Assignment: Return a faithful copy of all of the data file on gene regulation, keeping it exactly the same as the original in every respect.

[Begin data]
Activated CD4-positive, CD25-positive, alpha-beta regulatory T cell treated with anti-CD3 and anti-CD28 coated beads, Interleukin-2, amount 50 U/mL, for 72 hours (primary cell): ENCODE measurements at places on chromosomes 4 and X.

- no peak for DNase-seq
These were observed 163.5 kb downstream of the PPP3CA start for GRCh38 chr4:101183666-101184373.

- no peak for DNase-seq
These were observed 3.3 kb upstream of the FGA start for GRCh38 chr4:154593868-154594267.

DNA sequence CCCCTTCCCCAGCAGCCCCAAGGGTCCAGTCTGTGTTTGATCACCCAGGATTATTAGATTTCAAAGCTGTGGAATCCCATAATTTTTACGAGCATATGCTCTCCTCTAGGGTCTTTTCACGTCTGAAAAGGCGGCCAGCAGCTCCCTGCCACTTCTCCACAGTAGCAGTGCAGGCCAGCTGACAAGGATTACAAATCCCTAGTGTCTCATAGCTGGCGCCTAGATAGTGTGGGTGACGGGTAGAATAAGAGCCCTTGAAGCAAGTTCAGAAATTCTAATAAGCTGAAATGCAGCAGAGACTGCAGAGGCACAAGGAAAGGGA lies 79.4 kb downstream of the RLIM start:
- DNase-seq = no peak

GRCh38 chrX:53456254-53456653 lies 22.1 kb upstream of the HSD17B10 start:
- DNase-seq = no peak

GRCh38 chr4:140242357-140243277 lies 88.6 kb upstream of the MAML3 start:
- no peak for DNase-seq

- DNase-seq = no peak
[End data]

Activated CD4-positive, CD25-positive, alpha-beta regulatory T cell treated with anti-CD3 and anti-CD28 coated beads, Interleukin-2, amount 50 U/mL, for 72 hours (primary cell): ENCODE measurements at places on chromosomes 4 and X.

- no peak for DNase-seq
These were observed 163.5 kb downstream of the PPP3CA start for GRCh38 chr4:101183666-101184373.

- no peak for DNase-seq
These were observed 3.3 kb upstream of the FGA start for GRCh38 chr4:154593868-154594267.

DNA sequence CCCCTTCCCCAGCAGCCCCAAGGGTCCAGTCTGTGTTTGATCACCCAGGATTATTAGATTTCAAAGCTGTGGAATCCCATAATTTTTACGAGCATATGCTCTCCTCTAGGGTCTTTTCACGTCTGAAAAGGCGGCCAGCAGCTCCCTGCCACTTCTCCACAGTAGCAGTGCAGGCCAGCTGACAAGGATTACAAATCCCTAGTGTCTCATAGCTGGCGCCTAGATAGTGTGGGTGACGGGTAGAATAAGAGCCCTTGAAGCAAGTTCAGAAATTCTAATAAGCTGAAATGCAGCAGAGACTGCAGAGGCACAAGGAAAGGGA lies 79.4 kb downstream of the RLIM start:
- DNase-seq = no peak

GRCh38 chrX:53456254-53456653 lies 22.1 kb upstream of the HSD17B10 start:
- DNase-seq = no peak

GRCh38 chr4:140242357-140243277 lies 88.6 kb upstream of the MAML3 start:
- no peak for DNase-seq

- DNase-seq = no peak